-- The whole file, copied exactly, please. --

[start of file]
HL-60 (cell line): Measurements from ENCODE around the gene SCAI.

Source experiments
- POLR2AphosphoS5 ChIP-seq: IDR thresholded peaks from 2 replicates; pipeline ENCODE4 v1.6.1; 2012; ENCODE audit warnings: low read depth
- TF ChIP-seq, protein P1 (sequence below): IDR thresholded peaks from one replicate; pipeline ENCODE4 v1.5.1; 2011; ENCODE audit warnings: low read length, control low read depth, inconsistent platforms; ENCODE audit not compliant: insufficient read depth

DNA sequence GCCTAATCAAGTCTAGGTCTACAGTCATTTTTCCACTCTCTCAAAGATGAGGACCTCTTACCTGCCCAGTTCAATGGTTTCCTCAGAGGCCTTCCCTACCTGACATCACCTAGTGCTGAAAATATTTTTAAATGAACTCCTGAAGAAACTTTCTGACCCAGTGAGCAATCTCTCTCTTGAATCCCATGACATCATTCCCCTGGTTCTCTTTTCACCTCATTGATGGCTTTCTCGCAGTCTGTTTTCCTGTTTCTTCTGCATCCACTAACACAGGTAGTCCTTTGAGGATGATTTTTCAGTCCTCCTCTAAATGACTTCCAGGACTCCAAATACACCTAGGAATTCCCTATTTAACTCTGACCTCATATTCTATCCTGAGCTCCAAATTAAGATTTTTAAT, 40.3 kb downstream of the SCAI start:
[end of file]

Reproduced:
HL-60 (cell line): Measurements from ENCODE around the gene SCAI.

Source experiments
- POLR2AphosphoS5 ChIP-seq: IDR thresholded peaks from 2 replicates; pipeline ENCODE4 v1.6.1; 2012; ENCODE audit warnings: low read depth
- TF ChIP-seq, protein P1 (sequence below): IDR thresholded peaks from one replicate; pipeline ENCODE4 v1.5.1; 2011; ENCODE audit warnings: low read length, control low read depth, inconsistent platforms; ENCODE audit not compliant: insufficient read depth

DNA sequence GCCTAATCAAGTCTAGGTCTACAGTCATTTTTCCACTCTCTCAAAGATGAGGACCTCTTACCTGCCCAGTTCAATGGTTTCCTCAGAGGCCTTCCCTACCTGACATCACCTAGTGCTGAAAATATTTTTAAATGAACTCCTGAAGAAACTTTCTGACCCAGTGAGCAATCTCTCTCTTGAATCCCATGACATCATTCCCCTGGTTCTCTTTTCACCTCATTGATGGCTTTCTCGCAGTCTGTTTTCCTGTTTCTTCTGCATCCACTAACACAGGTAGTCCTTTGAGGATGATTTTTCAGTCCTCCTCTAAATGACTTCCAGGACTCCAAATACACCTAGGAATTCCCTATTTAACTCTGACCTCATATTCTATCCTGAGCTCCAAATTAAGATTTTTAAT, 40.3 kb downstream of the SCAI start: